The world is full of people who would try to take advantage of your organization and its employees—or, in less gratifying words, scammers. They will do everything they can to try to fool your company and make a quick buck doing so. How can you make sure that the countless messages and phone calls you receive on a daily basis aren’t crooks trying to scam you out of house and home? It all starts with a little awareness.
Hackers have often used email to trick users into clicking on fraudulent links or to hand over important credentials through phishing scams, but these are usually blocked by an enterprise-level spam blocker. However, hackers have learned that there is indeed a way around these spam blockers, and it’s through popular social media websites.
Massachusetts has taken the lead in the United States in terms of cybersecurity regulations, which in the long run, will hopefully aid to protect businesses and consumers from the Bay State. Let’s review what your cybersecurity needs to look like as we progress into 2022.
Many, many companies have adopted remote work policies and practices since the COVID-19 pandemic forced most to downsize (if not cease outright) on-site operations about two years ago. Now, as we enter 2022, it seems a good time to reexamine the security that we have protecting our businesses and the workers currently operating remotely.
In today’s day and age, there are countless connected devices, many of which are some that have historically not been connected to the Internet. These devices, which comprise a computing body called the Internet of Things, have made up a significant portion of cyberattacks in 2021. The primary perpetrator of these Internet of Things attacks might be what you least expect: the smart home.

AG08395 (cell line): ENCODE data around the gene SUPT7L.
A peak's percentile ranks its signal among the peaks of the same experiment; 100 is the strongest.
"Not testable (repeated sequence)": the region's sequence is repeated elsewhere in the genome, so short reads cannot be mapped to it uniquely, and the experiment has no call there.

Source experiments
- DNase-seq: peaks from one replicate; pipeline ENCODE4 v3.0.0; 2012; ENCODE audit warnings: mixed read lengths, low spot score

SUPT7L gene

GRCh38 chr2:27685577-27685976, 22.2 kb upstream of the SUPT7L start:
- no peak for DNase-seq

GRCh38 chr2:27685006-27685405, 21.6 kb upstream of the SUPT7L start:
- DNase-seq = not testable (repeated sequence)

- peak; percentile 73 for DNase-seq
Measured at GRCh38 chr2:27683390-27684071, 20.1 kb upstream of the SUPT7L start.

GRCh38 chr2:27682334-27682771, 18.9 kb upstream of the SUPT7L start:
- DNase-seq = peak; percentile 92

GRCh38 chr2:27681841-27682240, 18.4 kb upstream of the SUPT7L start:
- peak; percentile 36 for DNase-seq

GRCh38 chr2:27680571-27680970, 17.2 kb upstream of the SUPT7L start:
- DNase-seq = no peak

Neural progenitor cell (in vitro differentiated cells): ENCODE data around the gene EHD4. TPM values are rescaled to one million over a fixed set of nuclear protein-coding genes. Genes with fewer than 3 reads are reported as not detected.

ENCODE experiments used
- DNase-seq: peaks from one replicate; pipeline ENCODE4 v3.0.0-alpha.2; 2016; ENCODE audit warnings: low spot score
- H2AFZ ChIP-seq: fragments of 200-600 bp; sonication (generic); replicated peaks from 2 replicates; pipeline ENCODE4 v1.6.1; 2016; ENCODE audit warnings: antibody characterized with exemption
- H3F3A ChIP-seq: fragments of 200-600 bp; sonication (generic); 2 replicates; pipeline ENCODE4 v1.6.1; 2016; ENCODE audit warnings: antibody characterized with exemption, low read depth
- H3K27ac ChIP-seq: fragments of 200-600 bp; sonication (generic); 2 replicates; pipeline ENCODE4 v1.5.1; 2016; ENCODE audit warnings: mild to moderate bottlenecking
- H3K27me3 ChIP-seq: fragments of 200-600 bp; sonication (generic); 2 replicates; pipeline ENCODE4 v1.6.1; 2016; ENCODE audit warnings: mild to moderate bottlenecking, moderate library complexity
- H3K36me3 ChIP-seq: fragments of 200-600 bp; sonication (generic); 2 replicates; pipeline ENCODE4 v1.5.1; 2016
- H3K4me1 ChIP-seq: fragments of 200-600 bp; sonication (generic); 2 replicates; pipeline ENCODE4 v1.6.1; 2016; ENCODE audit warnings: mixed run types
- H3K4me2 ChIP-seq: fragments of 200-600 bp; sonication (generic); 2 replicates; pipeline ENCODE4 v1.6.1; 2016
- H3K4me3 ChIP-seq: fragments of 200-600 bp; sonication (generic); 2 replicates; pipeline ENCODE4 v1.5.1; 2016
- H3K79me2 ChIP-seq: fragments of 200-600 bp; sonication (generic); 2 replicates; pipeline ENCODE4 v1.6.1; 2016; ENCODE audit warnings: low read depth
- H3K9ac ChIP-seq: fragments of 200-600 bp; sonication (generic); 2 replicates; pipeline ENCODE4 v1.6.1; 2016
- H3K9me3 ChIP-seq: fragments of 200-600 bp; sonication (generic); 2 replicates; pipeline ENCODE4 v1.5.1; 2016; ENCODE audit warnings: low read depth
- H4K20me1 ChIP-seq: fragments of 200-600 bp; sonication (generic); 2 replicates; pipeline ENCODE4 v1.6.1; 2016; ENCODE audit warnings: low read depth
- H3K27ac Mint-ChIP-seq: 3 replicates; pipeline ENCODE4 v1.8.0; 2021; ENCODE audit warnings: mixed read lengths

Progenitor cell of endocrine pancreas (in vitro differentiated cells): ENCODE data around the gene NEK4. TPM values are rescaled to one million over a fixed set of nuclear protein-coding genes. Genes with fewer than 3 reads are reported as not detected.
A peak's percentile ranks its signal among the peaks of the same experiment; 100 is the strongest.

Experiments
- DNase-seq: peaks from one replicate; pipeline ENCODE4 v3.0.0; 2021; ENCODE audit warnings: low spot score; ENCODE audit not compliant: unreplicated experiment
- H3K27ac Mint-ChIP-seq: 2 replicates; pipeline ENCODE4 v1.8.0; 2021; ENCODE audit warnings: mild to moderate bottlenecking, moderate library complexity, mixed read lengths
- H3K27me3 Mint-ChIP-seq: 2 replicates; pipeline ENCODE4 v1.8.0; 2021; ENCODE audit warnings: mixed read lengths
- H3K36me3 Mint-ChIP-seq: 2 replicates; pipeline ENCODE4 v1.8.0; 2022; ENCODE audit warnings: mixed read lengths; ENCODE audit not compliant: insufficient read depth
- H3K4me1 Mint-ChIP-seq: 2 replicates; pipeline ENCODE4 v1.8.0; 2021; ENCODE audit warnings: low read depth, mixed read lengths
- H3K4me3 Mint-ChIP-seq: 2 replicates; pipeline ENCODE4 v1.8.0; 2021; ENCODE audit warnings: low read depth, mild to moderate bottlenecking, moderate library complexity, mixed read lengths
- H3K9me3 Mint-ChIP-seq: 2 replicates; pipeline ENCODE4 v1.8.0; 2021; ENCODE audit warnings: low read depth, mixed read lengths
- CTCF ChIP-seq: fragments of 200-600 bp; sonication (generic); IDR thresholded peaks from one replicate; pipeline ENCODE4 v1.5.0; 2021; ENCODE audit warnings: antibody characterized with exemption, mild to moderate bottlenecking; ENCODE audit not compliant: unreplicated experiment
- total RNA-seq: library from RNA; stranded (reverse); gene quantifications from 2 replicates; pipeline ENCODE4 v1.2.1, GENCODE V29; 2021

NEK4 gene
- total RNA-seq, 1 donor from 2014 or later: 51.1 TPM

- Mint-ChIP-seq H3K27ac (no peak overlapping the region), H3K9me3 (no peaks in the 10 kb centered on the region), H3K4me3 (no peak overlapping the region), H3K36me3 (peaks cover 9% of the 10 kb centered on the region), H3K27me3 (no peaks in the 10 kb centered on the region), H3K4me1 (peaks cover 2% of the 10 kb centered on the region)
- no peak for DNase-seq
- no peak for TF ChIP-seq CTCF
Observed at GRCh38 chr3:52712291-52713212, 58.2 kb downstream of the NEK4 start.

You’ve probably already heard about Log4j this week. Maybe you don’t recognize the name, but it’s likely that you have run across emails or news articles talking about this widespread vulnerability. You need to take it very seriously.
The holiday season is a time for merriment and good cheer, but hackers have historically used it to take advantage of peoples’ online shopping tendencies. Phishing scams are always on the rise during the holiday season, so you need to take steps now to ensure that you don’t accidentally put yourself at risk—especially with voice spoofing emerging as a threat for Amazon orders.
The holidays are times for people to come together, even in these incredibly stressful times, so you’ll want to make sure that you are taking all the necessary precautions on both a personal level and a technological level. Here are some ways that you can keep yourself safe from a technology perspective this holiday season.
As time has passed, cybersecurity attacks have become another way some organizations and nations engage in warfare. You can argue that there is a war going on at all times in cyberspace while hackers—many of which are sponsored by government agencies—try to outdo security researchers at all turns. One such scenario sees customers in the United States and Israeli defense technology sectors becoming the target of “password spraying.”
Network security can be tough; there’s a lot to know, and you often need to have trained professionals on your side to ensure your systems are as secure as possible. With the right solutions on your side, however, it can be made much more manageable. Let’s discuss some of the most important security features your organization should implement and why.
Have you ever wondered what it takes to hire a hacker to perform a specific task? Thanks to the findings of Comparitech, we can get a look into the average pricings of various hacking services that can be found on the Dark Web. While we would never condone ever taking advantage of such services, it’s a fascinating look into the business of cybercrime, and one that can give you an idea of just how easy and accessible it is for hackers to make your life difficult.